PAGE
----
* men in the intervention group significantly increased their intake of polyunsaturated fatty acids, and significantly reduced their intake of saturated fatty acids, cholesterol and mono-unsaturated fatty acids compared with the control group
* the level of cholesterol in the blood decreased significantly more for men in the dietary intervention group compared with the control group, although changes in the level of triglycerides (fats) in the blood, body mass index (BMI) and blood pressure were similar between groups
* men in the dietary intervention group had higher rates of deaths from any cause than controls (17.6% of the dietary intervention group died compared with 11.8% of the no intervention group, hazard ratio 1.62, 95% confidence interval 1.00 to 2.64)
* men in the dietary intervention group had higher rates of death from cardiovascular disease (17.2% of the dietary intervention group died due to cardiovascular disease compared with 11.0% of the no intervention group, hazard ratio 1.70, 95% confidence interval 1.03 to 2.80)
* men in the dietary intervention group had higher rates of deaths from coronary heart disease (16.3% of the dietary intervention group died due to coronary heart disease compared with 10.1% of the no intervention group, hazard ratio 1.74, 95% confidence interval 1.04 to 2.92)
* an increase in 5% of food energy from omega-6 linoleic acid predicted a 35% higher risk of cardiovascular death and a 29% increase in all-cause mortality in the intervention group
When these results were added to a meta-analysis of other trials that have assessed the effects of linoleic acid, it was found that linoleic acid increased the risk of death from coronary heart disease and cardiovascular disease, although these results were not significant.
The researchers have concluded that there is no clear clinical evidence that the most common polyunsaturated fatty acid, omega-6 linoleic acid, can reduce people's risk of developing heart conditions. "Advice to substitute polyunsaturated fats for saturated fats is a key component of worldwide dietary guidelines for coronary heart disease risk reduction. However, clinical benefits of the most abundant polyunsaturated fatty acid, omega-6 linoleic acid, have not been established.
"In this cohort, substituting dietary linoleic acid in place of saturated fats increased the rates of death from all causes, coronary heart disease, and cardiovascular disease. An updated meta-analysis of linoleic acid intervention trials showed no evidence of cardiovascular benefit.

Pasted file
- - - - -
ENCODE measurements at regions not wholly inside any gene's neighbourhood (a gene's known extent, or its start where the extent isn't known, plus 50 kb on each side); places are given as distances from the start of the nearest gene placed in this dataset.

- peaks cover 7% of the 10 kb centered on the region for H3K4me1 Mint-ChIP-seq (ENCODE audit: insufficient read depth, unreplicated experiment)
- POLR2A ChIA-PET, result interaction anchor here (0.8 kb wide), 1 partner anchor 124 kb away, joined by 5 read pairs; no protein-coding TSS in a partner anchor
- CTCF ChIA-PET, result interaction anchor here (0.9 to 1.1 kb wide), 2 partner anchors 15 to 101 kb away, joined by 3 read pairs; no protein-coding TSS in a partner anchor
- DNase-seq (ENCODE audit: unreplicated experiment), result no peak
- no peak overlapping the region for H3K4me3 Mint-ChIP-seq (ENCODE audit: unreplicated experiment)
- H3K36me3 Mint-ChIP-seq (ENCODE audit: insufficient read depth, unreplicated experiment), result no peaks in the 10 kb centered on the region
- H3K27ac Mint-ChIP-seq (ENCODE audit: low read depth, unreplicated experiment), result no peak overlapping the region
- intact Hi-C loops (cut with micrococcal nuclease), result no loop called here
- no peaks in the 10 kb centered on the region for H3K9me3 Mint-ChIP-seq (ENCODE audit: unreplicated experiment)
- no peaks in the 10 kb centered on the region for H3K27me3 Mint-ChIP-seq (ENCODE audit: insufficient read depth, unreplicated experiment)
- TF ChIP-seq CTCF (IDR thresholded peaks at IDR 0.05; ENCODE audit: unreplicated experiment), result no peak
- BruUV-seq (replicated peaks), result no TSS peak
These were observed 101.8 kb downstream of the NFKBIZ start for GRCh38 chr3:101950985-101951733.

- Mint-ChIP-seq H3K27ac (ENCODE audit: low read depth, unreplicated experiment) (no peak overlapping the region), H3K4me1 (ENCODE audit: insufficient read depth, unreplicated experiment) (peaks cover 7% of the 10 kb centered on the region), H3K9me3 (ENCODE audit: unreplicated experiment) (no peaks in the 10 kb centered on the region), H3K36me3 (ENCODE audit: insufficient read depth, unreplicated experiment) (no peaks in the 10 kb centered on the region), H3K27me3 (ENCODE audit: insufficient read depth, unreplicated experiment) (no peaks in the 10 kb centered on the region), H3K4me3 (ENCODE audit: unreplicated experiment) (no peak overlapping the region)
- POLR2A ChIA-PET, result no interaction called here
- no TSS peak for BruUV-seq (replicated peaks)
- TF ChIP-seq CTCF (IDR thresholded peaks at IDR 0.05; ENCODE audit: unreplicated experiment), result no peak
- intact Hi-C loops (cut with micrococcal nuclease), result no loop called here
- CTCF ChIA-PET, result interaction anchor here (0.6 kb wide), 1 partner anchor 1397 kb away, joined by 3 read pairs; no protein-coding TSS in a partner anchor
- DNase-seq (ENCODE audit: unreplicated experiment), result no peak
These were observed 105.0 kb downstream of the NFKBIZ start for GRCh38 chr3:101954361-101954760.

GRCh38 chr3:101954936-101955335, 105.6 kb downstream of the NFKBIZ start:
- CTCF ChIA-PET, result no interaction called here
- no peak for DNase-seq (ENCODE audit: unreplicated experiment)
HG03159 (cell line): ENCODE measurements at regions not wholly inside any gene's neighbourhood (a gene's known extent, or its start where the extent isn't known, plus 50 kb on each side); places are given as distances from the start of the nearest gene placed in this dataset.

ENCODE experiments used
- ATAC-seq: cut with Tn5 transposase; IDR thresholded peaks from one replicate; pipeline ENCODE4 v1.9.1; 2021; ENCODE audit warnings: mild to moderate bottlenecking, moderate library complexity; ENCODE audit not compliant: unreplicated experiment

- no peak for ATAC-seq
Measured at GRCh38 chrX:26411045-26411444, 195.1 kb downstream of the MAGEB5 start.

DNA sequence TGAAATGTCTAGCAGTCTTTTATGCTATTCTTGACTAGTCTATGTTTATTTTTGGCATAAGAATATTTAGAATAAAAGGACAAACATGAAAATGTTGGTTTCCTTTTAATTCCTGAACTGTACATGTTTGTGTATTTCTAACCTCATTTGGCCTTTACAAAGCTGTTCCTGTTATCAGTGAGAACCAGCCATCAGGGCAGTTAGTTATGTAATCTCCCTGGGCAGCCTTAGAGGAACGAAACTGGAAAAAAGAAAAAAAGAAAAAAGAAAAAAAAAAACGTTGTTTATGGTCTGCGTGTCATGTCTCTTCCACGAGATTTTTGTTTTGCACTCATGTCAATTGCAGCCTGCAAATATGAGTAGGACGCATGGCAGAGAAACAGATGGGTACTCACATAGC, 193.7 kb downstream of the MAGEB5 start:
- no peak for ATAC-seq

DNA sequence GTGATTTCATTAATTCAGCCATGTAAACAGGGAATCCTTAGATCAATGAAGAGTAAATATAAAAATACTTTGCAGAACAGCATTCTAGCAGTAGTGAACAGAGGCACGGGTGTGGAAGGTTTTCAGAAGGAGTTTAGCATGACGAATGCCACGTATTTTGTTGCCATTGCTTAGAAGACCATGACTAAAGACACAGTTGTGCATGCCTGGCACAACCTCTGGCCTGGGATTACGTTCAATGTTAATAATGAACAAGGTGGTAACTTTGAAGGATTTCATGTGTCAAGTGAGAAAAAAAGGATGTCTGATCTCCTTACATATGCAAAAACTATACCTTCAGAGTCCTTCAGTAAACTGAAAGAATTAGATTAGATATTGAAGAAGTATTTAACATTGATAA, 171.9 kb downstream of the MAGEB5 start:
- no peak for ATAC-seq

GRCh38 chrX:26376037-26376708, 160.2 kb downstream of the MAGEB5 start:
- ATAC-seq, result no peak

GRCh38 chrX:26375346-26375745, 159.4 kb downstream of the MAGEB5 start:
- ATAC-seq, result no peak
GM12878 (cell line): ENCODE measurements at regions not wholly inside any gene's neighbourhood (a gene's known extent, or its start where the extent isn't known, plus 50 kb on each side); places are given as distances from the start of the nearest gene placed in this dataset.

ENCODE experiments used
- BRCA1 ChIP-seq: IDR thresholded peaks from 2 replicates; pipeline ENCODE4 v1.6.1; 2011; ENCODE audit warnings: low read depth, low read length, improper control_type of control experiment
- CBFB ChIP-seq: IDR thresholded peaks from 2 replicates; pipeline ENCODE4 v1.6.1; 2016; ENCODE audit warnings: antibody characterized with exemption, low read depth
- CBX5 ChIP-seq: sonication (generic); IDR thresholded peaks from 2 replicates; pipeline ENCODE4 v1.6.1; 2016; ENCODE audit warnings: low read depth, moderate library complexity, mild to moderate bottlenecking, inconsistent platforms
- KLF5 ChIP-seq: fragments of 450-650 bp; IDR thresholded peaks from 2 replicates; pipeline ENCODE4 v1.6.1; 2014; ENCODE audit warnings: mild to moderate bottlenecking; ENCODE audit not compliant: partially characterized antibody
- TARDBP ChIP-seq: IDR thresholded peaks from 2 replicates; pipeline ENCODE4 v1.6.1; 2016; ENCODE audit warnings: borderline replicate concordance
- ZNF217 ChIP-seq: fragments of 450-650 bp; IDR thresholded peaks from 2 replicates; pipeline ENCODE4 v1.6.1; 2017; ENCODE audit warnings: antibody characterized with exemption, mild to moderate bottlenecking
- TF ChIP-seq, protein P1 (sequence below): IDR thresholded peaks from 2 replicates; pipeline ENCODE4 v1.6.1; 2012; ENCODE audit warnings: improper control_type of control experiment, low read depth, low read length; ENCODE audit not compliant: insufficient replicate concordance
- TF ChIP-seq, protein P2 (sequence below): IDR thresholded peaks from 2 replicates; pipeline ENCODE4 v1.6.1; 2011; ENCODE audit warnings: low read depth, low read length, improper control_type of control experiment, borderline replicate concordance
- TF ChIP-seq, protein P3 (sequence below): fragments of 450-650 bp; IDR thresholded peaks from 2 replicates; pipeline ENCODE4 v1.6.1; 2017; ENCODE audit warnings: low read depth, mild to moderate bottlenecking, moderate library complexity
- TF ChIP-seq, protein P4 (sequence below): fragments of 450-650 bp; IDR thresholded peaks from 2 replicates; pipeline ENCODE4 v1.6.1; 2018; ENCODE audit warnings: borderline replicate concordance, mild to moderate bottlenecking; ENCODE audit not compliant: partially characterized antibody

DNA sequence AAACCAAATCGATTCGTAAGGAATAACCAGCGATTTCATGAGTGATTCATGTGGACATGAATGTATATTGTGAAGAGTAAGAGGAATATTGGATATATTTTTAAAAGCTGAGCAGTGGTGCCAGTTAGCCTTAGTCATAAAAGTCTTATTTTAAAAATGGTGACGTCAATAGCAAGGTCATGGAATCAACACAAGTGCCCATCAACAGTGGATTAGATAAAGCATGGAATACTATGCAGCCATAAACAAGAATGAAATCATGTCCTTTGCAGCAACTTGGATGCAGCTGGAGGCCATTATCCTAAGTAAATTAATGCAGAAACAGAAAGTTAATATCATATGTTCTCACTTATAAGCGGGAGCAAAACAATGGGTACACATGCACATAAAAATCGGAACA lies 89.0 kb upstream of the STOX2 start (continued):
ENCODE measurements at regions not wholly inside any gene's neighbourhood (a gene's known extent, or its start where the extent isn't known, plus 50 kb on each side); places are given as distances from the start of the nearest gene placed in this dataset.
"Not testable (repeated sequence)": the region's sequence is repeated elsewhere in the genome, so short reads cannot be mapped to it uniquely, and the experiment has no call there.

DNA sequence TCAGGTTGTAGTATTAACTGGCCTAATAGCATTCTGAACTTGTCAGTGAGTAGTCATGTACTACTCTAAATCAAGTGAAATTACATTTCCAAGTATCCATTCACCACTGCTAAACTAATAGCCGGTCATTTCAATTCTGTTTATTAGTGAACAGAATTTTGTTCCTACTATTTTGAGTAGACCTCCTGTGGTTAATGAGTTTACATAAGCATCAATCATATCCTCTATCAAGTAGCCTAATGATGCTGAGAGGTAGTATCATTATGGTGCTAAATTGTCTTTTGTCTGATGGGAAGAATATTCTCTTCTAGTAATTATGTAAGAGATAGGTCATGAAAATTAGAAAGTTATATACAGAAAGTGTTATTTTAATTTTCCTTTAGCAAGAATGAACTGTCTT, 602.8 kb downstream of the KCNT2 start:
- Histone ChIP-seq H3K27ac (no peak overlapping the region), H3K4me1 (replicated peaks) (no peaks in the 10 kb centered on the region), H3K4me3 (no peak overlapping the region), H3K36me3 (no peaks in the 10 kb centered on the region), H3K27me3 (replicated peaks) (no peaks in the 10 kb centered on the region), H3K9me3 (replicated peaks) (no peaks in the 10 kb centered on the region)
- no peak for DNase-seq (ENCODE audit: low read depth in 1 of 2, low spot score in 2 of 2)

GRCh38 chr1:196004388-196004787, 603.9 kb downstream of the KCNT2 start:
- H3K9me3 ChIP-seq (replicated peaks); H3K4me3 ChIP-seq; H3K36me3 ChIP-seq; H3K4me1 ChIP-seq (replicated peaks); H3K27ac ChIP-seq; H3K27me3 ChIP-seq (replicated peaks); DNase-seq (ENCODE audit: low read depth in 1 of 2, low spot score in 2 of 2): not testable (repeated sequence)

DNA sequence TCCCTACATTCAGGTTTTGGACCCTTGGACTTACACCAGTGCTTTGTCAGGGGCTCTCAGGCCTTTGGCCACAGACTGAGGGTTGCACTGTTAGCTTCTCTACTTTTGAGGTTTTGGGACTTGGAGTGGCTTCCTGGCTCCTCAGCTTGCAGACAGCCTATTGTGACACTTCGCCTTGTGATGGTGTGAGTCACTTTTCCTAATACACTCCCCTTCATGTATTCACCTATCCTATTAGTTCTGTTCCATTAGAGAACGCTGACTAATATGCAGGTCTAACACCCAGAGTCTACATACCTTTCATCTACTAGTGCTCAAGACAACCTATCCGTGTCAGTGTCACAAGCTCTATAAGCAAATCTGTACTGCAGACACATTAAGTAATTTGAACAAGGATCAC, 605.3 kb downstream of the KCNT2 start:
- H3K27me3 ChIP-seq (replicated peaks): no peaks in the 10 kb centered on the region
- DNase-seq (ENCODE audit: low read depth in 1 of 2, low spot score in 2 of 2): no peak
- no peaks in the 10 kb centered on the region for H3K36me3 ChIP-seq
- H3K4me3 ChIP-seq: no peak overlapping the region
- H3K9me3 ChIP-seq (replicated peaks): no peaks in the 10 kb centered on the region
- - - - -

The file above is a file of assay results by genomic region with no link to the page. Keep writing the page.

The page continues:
"These findings could have important implications for worldwide dietary advice to substitute omega 6 linoleic acid, or polyunsaturated fats in general, for saturated fats."
Contrary to received wisdom, this research suggests that not all polyunsaturated fatty acids are good for the heart (the so-called "cardioprotective effect").
This study has several strengths. It was a randomised controlled trial, using just one type of oil to increase consumption of polyunsaturated fatty acids.
However, the study also has its limitations. The dietary data collected during the original trial does not contain enough information to rule out the possibility that changes in other nutrients could have caused the effect seen.
In this trial, participants were advised to increase their intake of polyunsaturated fatty acids, mainly from omega 6-linoleic acid, to 15% of total food energy, and the results may not be generalisable to lower linoleic acid intakes.
As this trial was performed on men aged between 30 and 59 who had premature coronary heart disease, it may not be possible to generalise the results to men who do not have coronary heart disease, men of different ages, and women.
It is worth noting that vegetable oils have very different characteristics in terms of the proportions of omega-3 or omega-6 content and the types of polyunsaturated, monounsaturated and saturated fatty acids that they contain. Oleic acid and linoleic acid are likely to have different properties to linoleic acid, and so it cannot be assumed any effect seen here is typical of all vegetable oils.
Further information can be obtained at www.nhs.uk
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|Date:||May 1, 2013|